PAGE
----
It is good to see the waves of British visitors in Lebanon this Summer. British Airways are laying on extra flights, the Hay Festival has just been, and we have several brands – Jack Jones, Marks and Spencer, Virgin Radio, Ted Baker – opening in the coming weeks. This is exactly the relationship we want – vibrant, trading, creative interchange. But amidst this positive progress, it remains as important as … The Brits are coming… but please stay in touch
I was asked to speak at the Issam Fares Centre tonight on how Lebanon can best manage contagion from the growing crisis next door in Syria. Thanks as ever for the input via Twitter. Lebanon faces no more pressing question. We won’t have the luxury of addressing other issues – the potential gas bonanza, Leb2020, the regional challenges – that I’ve covered elsewhere on this blog unless we can prevent the … Managing Contagion: The Battle to Keep Lebanon out of the War in Syria
I spoke this week at a conference on Lebanon’s gas sector. Interest in the subject is rightly high. This could be one of the largest gas finds anywhere in the world in the last decade. It could pave the way to a Lebanese renaissance – to Beirutopia. It could be the basis for a gas peace dividend in the region, as Mediterranean powers agree maritime borders and work together to maximise the collective … Lebanon’s Gas: Blessing or Curse?
As a Brit in the Levant, you can never go far without being reminded of history, and our role in it. At this week’s Lebanese Army conference, the moderator spoke of ‘the British habit of interventions in the Middle East’. I countered that this was a relatively recent phenomenon – others had been at it far longer than our 1000 years or so. At the same event I was told, … History, Conspiracy and Meaningful Independence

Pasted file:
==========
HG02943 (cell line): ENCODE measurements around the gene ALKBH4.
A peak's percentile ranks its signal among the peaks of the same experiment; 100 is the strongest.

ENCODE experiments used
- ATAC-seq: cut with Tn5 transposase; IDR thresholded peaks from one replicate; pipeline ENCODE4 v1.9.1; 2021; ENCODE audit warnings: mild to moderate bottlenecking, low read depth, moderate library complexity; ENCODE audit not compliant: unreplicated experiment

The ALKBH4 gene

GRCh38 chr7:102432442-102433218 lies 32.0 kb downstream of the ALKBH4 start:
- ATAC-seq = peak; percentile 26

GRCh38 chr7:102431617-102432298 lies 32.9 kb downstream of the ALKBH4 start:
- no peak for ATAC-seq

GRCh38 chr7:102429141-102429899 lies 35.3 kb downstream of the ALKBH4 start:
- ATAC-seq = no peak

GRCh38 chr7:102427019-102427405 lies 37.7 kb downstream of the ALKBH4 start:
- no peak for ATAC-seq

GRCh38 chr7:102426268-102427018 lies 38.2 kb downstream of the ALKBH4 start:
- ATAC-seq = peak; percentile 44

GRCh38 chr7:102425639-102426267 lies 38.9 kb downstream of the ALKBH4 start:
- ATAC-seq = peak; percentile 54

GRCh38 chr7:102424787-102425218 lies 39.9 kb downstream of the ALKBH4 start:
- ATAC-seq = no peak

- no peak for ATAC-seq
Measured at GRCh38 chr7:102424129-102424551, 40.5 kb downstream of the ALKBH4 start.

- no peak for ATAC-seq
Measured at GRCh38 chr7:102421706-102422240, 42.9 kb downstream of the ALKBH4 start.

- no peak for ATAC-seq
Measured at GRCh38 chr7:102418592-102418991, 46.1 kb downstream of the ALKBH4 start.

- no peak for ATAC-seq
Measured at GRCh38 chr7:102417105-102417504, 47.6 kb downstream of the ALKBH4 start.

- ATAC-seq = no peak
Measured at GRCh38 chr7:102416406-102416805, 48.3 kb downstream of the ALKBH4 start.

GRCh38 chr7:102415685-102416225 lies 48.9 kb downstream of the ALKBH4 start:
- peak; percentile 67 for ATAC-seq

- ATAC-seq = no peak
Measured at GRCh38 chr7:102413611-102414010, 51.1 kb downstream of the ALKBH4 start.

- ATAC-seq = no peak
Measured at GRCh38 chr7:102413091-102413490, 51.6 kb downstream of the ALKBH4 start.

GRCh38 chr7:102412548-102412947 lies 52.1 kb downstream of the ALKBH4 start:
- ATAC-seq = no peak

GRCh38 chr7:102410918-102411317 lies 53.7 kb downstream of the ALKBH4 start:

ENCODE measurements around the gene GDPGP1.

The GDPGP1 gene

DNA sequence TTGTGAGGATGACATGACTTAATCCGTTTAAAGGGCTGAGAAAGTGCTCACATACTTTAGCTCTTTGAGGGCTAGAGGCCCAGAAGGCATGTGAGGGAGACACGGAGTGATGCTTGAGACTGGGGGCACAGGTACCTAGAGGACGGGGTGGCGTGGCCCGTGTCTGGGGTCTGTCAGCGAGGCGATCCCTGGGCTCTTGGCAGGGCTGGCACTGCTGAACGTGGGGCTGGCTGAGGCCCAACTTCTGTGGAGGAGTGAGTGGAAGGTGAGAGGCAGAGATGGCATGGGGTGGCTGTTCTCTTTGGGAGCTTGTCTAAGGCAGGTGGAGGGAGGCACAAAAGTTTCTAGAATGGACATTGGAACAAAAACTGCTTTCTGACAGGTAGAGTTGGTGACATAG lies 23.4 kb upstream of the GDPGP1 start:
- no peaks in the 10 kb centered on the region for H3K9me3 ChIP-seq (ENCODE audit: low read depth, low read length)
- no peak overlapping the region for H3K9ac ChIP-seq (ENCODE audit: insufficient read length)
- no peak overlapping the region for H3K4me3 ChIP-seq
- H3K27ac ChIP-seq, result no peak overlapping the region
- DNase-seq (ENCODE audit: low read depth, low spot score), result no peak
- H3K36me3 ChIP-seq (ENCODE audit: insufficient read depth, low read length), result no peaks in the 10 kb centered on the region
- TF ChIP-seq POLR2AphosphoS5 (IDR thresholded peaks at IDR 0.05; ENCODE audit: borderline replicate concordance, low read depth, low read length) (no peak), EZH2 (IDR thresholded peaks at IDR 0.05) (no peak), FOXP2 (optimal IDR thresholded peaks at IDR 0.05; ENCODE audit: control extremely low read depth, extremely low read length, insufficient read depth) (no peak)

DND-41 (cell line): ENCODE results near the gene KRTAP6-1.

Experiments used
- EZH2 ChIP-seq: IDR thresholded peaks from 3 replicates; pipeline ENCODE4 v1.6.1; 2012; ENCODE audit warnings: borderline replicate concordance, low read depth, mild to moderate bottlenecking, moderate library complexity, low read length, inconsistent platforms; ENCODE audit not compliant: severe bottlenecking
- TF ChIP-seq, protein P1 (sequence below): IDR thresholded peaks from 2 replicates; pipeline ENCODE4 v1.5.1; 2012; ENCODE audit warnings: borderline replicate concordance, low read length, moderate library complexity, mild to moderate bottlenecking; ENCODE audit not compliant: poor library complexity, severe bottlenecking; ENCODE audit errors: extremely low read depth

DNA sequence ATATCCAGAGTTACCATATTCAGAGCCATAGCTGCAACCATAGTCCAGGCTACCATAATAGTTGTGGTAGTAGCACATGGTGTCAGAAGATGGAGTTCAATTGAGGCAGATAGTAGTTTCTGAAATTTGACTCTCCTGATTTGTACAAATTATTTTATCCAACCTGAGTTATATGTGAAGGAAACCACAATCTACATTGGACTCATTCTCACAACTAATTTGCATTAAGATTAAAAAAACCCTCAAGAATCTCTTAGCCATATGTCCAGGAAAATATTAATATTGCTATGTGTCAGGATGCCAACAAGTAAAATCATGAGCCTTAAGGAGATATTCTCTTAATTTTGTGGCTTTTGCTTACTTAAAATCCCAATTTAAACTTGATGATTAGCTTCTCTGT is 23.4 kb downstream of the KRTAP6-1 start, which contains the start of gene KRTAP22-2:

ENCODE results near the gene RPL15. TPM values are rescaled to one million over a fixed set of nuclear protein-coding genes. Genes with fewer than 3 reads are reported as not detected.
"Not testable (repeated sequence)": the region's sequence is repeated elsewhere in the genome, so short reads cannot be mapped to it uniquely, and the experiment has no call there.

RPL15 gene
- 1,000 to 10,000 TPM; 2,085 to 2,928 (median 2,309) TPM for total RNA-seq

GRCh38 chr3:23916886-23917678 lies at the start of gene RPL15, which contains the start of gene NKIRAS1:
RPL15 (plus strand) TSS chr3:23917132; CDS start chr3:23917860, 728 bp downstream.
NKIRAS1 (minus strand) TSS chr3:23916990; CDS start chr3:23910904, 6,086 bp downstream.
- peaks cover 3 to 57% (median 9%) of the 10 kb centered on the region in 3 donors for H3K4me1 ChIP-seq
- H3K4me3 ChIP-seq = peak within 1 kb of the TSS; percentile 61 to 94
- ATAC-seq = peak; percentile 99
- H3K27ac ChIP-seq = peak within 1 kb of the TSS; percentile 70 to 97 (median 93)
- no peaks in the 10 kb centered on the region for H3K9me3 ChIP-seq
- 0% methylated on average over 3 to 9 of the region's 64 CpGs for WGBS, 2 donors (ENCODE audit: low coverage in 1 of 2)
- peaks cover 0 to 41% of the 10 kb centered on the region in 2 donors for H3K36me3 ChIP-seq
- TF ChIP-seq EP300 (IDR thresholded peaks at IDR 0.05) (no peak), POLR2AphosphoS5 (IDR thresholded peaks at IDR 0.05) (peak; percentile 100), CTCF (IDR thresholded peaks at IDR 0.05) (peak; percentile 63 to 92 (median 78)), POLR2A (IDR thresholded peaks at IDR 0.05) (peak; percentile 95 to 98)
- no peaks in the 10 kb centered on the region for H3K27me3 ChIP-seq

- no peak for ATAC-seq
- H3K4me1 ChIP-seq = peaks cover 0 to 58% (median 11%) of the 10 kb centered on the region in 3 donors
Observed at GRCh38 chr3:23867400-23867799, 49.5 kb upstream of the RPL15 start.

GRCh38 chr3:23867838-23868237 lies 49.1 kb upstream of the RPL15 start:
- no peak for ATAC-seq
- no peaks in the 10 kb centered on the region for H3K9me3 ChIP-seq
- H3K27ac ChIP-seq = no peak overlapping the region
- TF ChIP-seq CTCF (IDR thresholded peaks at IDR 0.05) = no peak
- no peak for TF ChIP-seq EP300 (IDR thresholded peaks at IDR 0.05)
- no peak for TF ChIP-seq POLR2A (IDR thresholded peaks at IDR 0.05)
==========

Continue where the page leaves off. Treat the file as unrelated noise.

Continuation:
Last Friday, I was lucky to attend the launch of the National Charter for Education on Living Together in Lebanon, which provides pupils with the knowledge and attitudes needed to live together in a diverse society. It was the first public milestone in the work that the Education Ministry, the Council for Educational Research and Development, and a remarkable NGO called Adyan are undertaking to ensure Lebanese education reinforces national … The Courage to Coexist?
Guest blog from British Ambassador to Turkey, David Reddaway, marking the second anniversary of the Syrian Uprising: The two years of crisis and human tragedy in Syria since the uprising, shaped by the Assad regime’s decision to respond to the Syrian people’s demand for democratic rights by repression rather than reform, have had a huge impact on Turkey, Syria’s northern neighbour. Turkey had made a huge effort in recent years … Two years of crisis and human tragedy in Syria
Today marks the second anniversary of the Syrian uprising. Lebanon now hosts almost 400,000 registered Syrian refugees, but the real number of Syrians here is over 1m. Imagine the impact of 15m refugees in the UK. Lebanon, lashed to Syria by history and geography, has responded with extraordinary generosity. With camps avoided for political reasons, it is families and communities who have shouldered the burden. Local schools and hospitals play … Syrian uprising two years on
Yesterday was our ‘Education, Education, Education’ Day. I met the prizewinners of our competition for English teachers, including an inspirational administrator from Nahr el Bared Palestinian refugee camp, whose winning lesson plan was based on fish and chips. She is helping even those living in extreme desperation to enjoy and unlock English. But the day began with earthier Anglo-Saxon, unsuitable for a family blog. I had got up early to … Britain’s Education Offer to Lebanon, and Speechmaking by Twitter
Earlier this month I posted some futuristic thoughts on what Lebanon could be in 2020. Much more interesting than the speculation in the post was the response. The almost 300 comments so far give a good sense of current debate in Lebanon: idealism, cynicism, fatalism, frustration. Some seek to apportion blame, many to identify practical solutions. I’m with the second group. As I’ve argued in responses to some of those … Invitation to a Virtual Dinner: Can Lebanon Skip a Tech Generation?
Diplomats hate making predictions. Churchill once said that you could ignore every other page of Foreign Office advice, because it tended to be in the form of ‘on the one hand’ and ‘on the other hand’. The files are full of pre-election telegrams that hedge their bets. There are good reasons for this. We don’t like being wrong. And the more we study international politics, the more we realise how … Beirutopia